The Horror

December 18, 1989. In Timisoara more people lose their lives, shot by the repression forces. Thousands others are imprisoned, and in the arrest they are savagely beaten by the militia and securitate forces.

The romanian communist party sends its officials into the factories and workplaces of people, to justify the repression, explaining that Timisoara has been under the attack of hooligans and irredentists, enemies of the glorious socialism that the party is working hard to achieve for the good of the people. Tens of thousands of working people listen to the lies of the dictatorship’s representatives, but in their minds and hearts they all know The Truth. They know that there, in the street, it was their children, their parents, their wives, their husbands, who were beaten, shot, killed, for the only fault of having shouted Freedom! In the Design Office of Timisoara, one man stands up while the director speaks about the hooligans, and, in a gesture that petrifies his colleagues in the audience, he interrupts the director and speaks: “This is not true! It is all a lie!” The director, after a moment of shock, calls him a traitor. And as he says the words, gunfire is heard from outside, and Claudiu Iordache speaks again, pointing to the window: “This is the truth! There in the street there are no hooligans, but Romanians who are asking for freedom! And if the Power had wanted to communicate with them, a way of dialogue might have been found, but its despise for the people has made the Power shoot fire and kill! It is not in hooligans that the repression forces are shooting now, it is in the ordinary people of Timisoara!

On December 18, 1989, Timisoara retreated in shelters to heal her wounds and count her missing and dead. Outside, gunfire was heard, in different areas of the city, all day long. But the worse was yet to come: something that will surpass in horror even the bloody actions of the two past days.

Following the direct order of Elena Ceausescu, at night, officers of the Securitate arrive at the County Hospital in Timisoara, and ask that the bodies of the dead are given to them. The doctors, paralyzed with fear, don’t dare to oppose their request. The Securitate men take 44 bodies, all of the people who had been killed in the past two days, put them in the frigorific truck they had brought, and leave…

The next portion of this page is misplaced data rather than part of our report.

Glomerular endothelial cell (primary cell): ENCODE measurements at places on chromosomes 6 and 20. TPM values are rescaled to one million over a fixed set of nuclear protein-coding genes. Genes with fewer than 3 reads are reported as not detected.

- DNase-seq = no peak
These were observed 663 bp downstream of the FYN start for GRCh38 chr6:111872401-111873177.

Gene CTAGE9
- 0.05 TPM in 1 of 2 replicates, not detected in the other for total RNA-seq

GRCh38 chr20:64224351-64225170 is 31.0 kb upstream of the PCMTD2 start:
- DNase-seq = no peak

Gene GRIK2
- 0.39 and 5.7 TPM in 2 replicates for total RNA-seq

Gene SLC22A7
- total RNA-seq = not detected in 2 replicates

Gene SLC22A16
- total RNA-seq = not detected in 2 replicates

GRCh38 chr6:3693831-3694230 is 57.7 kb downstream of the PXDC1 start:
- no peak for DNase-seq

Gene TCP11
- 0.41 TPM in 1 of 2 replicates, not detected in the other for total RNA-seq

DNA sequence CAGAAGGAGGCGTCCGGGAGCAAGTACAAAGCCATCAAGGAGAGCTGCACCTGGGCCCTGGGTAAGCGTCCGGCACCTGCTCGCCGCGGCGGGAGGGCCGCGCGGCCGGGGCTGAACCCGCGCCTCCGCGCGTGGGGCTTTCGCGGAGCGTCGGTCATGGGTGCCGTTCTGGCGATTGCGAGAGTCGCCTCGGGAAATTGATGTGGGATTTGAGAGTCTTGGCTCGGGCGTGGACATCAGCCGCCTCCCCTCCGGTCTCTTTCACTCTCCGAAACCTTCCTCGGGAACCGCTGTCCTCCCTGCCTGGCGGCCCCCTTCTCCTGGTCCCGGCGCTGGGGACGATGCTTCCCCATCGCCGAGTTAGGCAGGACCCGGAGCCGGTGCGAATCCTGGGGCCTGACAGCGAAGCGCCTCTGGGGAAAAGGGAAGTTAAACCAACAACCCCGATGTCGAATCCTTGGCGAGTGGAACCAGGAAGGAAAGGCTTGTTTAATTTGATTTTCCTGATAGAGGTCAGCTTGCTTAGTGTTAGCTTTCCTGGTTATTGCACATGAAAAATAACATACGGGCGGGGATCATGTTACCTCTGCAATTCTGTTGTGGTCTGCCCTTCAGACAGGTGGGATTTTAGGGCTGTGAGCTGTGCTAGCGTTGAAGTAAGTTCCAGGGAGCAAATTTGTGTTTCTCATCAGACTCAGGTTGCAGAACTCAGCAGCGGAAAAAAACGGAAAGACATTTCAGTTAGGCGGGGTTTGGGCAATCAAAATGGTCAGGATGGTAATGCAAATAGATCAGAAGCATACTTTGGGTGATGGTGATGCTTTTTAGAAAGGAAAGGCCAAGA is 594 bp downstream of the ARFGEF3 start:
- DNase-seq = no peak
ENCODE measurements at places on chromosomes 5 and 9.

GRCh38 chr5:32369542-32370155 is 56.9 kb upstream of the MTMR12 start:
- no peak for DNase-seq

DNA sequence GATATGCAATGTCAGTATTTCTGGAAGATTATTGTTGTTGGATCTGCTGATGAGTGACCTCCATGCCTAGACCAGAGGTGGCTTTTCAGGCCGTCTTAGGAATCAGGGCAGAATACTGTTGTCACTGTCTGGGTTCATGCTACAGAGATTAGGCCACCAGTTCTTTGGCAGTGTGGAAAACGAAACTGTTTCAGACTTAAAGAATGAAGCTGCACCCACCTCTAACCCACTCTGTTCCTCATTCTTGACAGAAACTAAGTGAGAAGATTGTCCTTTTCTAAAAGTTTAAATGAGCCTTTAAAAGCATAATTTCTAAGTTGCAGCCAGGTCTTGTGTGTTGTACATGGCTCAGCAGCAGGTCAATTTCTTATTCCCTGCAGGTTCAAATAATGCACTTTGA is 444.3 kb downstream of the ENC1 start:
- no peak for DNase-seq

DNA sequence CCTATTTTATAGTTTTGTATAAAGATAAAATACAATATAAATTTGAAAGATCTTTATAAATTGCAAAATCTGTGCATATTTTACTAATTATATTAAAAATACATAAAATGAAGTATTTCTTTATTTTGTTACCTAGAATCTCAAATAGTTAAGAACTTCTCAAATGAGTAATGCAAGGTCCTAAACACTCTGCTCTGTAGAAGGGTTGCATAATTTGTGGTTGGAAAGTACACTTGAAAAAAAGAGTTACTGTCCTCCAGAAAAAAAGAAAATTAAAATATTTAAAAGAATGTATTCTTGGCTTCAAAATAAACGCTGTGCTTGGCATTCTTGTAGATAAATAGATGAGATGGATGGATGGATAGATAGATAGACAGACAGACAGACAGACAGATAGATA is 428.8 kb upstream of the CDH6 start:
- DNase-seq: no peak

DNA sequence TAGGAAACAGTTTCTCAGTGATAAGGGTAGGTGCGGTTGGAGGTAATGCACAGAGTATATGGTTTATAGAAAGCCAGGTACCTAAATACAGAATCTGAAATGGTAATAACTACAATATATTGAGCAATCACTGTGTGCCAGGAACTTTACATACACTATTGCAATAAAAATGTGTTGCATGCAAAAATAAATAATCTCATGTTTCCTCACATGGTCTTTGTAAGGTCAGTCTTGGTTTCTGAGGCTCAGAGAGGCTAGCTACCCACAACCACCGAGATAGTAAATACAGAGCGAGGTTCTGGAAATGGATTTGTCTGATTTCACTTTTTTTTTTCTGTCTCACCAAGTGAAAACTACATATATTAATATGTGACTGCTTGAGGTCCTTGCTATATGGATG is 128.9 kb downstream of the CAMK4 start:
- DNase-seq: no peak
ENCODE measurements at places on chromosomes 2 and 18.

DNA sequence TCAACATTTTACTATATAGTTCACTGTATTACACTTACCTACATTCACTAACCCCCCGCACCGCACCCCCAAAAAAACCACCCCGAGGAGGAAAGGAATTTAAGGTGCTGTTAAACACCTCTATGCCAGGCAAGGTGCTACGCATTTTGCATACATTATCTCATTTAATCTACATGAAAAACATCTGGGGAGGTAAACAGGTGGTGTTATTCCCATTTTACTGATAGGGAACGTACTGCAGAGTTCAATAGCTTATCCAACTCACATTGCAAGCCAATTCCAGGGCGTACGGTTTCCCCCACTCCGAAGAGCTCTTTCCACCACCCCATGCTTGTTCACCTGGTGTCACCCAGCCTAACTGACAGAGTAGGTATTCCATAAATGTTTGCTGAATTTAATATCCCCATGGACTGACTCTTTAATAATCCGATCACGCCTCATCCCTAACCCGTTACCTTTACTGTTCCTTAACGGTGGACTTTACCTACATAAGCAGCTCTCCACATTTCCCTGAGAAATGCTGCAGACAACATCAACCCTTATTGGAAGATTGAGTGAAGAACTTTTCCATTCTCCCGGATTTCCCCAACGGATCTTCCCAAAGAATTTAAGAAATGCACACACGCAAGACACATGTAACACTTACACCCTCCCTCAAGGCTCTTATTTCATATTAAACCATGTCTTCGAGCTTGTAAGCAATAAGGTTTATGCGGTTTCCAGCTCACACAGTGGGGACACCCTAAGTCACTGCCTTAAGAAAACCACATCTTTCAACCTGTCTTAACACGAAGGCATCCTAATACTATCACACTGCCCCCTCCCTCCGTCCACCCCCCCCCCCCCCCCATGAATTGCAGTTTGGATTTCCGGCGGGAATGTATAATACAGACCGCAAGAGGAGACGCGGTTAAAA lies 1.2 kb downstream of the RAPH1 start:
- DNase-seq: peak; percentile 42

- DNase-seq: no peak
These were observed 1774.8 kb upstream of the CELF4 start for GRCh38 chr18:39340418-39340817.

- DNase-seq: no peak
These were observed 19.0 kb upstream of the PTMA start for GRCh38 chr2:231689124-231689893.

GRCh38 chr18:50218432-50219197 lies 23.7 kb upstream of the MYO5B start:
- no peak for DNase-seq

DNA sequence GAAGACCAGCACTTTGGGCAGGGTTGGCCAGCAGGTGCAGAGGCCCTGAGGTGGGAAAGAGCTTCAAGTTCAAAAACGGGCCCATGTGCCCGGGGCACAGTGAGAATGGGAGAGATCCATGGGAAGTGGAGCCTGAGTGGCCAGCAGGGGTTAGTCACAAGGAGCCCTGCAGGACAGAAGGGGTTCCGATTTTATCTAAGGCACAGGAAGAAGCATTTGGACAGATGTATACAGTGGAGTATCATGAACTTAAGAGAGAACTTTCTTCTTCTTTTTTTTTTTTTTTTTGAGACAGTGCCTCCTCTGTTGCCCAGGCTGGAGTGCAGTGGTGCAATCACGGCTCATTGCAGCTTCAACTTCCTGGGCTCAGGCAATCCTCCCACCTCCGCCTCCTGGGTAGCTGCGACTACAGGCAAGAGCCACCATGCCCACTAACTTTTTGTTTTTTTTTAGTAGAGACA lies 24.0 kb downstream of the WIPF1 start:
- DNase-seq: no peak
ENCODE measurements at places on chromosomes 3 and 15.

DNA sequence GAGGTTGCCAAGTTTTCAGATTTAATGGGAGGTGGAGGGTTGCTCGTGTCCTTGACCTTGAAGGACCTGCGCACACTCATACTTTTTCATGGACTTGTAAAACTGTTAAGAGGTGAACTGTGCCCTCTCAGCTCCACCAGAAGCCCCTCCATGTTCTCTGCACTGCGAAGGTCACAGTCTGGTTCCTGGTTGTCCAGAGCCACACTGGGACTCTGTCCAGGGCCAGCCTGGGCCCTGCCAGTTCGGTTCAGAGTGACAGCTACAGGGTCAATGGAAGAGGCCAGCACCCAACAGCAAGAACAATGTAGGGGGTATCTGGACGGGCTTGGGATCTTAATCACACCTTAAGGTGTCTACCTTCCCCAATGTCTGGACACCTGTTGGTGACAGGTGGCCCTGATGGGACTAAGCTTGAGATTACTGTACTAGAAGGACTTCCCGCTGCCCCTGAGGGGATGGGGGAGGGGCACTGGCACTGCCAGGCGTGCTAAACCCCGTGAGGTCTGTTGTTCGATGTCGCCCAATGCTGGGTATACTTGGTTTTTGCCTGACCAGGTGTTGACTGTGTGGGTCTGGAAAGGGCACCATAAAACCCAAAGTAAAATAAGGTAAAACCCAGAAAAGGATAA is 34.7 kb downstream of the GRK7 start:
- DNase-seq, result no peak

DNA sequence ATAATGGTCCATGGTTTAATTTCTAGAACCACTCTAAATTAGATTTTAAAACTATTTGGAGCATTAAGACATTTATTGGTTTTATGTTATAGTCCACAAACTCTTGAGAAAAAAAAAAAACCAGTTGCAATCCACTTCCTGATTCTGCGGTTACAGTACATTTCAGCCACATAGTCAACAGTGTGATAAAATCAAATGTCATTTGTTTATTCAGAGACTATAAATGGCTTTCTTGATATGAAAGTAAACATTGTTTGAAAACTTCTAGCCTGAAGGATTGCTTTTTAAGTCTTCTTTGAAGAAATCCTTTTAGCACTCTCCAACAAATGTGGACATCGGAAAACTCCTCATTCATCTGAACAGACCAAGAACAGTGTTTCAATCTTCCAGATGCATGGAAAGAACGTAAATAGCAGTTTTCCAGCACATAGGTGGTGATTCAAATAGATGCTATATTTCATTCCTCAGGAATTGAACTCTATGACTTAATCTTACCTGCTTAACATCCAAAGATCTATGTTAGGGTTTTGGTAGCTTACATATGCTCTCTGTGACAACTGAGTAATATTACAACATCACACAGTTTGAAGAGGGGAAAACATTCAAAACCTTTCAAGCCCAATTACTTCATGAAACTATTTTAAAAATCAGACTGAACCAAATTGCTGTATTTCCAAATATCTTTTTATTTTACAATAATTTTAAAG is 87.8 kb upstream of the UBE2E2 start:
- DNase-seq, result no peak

44 bodies of the heroes of Timisoara are taken to Bucharest, to the Cenusa Crematory. There they are thrown into fire and burned. The night of December 18 to December 19 the crematory functions without pause. And in the morning of December 19, the ash of the Martyrs is taken to a deserted place near Bucharest, and thrown into a gutter.

It was the supreme proof of the baseness of the two dictators, Nicolae and Elena Ceausescu – their criminal order was horrifying, and announced what was to come, if history would follow their command: “Erase Timisoara from the surface of the earth!

Eight of the Martyrs of the Timisoara Revolution. The criminal regime called them “hooligans, foreign agents, irredentists, ennemies of the glorious socialism and of the romanian communist party”. They were shot in the streets, killed in the hospital, burned in the crematory, their ashes thrown into a gutter. The criminals are alive and well. They have never paid for their crimes.

The Repression

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A recent study shows that half of Romanians are discontented with the Romanian system of education, and only 13% say they are satisfied with it. Questioned by Click Magazine for Women, in their October 2009 issue, on the results of the study, students, teachers and parents alike voice their dissatisfaction with the system of education.